Education

NPR Ed
4:04 pm
Mon April 13, 2015

Senators Try To Revise No Child Left Behind — A Few Years Behind

President Lyndon B. Johnson signs the ESEA in 1965 with Kate Deadrich Loney, his first schoolteacher.
Yoichi Okamoto LBJ Presidential Library

Originally published on Mon April 13, 2015 7:53 pm

News flash: Members of the U.S. Senate will work across party lines Tuesday for the sake of America's students.

Well, at least for a few more days.

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Student Population Growth
11:00 am
Wed April 8, 2015

Student Population Growth A Major Concern For Some Oklahoma School Districts

A class in the assistant principal's old office at Burcham Elementary in Weatherford.
Emily Wendler / KOSU

Oklahoma has gained 40,000 new students since 2008, but funding from the legislature hasn’t kept up with the growth. More students and less money means some schools are running out of space and have been dipping deep in to their savings accounts. They are making do, but it’s at a tipping point for some districts. Either they get more funding and add more space, or the class sizes get bigger and bigger.

THE NEED FOR MORE SPACE

Weatherford Public Schools in Custer County—Western Oklahoma—is bursting at the seams with kids. Normally, the district gets 20 new students a year, but lately they’ve been topping 100.

“We’ve filled up every closet, nook, and cranny in the district and we’re just at a point where we don’t have anymore space,” said Matt Holder, the Superintendent at Weatherford Public Schools.

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Education
3:23 am
Tue April 7, 2015

A New Orleans High School Adapts To Unaccompanied Minors

G.W. Carver Preparatory Academy has enrolled more than 50 unaccompanied minors from Central America. Principal Ben Davis says he's spending an extra $2,500 per student for special education services and instructional software tailored for them.
LA Johnson NPR

Originally published on Tue April 7, 2015 3:03 pm

For the past year now, many Americans have been hearing and reading about the 68,000 unaccompanied minors who have crossed illegally into the U.S. Nearly all of these minors come from El Salvador, Guatemala or Honduras, and since their arrival, immigration officials have released most of them to their parents or relatives who already live in this country.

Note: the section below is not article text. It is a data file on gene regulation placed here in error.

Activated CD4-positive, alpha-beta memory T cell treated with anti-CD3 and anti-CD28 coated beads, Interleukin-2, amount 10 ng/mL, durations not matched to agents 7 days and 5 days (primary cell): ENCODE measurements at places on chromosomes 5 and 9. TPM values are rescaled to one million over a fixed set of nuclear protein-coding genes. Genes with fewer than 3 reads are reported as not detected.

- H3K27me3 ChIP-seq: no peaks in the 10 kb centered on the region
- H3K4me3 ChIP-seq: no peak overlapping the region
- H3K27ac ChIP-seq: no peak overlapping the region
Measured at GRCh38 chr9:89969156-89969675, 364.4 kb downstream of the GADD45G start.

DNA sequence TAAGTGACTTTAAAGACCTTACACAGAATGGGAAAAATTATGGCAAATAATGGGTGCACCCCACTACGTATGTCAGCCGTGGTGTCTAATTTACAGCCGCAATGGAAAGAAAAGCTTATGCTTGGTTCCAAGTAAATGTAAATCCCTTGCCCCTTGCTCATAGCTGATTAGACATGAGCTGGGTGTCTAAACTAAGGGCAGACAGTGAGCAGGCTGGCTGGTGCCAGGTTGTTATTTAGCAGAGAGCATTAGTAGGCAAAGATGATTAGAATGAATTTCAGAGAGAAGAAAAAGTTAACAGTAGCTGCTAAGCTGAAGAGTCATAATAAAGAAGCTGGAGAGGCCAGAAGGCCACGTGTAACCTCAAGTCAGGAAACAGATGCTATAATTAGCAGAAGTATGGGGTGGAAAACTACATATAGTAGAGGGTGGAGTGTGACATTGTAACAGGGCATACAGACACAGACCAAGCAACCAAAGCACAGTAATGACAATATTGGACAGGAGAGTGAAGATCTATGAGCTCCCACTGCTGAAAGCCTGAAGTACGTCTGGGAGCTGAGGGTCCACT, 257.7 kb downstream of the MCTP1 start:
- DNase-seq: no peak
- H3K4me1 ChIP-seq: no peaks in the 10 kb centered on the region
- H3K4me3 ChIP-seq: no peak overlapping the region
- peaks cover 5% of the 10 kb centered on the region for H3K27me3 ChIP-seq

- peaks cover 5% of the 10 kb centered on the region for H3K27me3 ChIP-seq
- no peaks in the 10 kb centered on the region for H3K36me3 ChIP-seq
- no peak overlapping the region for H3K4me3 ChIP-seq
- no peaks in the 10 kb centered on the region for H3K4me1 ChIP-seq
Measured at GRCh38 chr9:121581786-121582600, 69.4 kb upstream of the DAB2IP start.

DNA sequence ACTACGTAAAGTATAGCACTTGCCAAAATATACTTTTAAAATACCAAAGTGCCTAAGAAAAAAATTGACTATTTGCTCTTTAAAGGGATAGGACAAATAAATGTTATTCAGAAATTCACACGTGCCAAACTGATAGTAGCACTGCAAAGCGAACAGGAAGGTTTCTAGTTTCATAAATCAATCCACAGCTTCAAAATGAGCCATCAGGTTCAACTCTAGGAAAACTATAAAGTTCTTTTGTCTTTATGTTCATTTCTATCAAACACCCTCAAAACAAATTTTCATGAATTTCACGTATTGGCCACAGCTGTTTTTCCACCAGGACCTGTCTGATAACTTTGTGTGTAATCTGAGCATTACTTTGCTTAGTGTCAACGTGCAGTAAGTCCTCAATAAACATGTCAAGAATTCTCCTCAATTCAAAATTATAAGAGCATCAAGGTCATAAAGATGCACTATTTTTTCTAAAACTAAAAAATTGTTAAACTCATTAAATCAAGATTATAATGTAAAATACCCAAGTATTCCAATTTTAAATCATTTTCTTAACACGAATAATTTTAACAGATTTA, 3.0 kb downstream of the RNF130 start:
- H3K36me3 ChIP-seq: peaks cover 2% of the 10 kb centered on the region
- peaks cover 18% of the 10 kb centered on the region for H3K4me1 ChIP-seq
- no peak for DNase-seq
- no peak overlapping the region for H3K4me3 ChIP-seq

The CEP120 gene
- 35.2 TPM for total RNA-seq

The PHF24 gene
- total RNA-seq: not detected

A number of these children and teenagers are in deportation proceedings, but while they wait, they have been allowed to attend public schools. In Louisiana, schools have enrolled nearly 2,000 of them.

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Education
5:01 am
Wed April 1, 2015

The Opposite Of The Dean's List

The Education Department, headed by Secretary Arne Duncan, says it's keeping a close eye on 556 colleges and universities that do a poor job of complying with federal regulations and handling federal financial aid.
Jacquelyn Martin AP

Originally published on Wed April 1, 2015 5:22 pm

No school wants to be on this list.

It was just released by the Department of Education. On it are the names of 556 colleges and universities that failed the department's "financial responsibility test."

Undersecretary of Education Ted Mitchell says that each school's finances are now being placed under a microscope because the government "had serious concerns about the financial integrity of the institution or its administrative capacity."

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NPR Ed
8:03 am
Tue March 31, 2015

Live From Small Town America: Teachers Who Blog To Stay In Touch

LA Johnson/NPR

Originally published on Tue March 31, 2015 1:53 pm

Katie Morrow became a teacher, among other things, because of wanderlust.

"I'm going to be a teacher because I can go anywhere in the world," she thought.

She's originally from a small town in Nebraska called O'Neill, population 3,700. "In the middle of nowhere, literally," she says.

So where did she end up teaching? Right back in O'Neill. She fell in love with a hometown boy and ended up at O'Neill's only public school. It's K-12, with 750 students.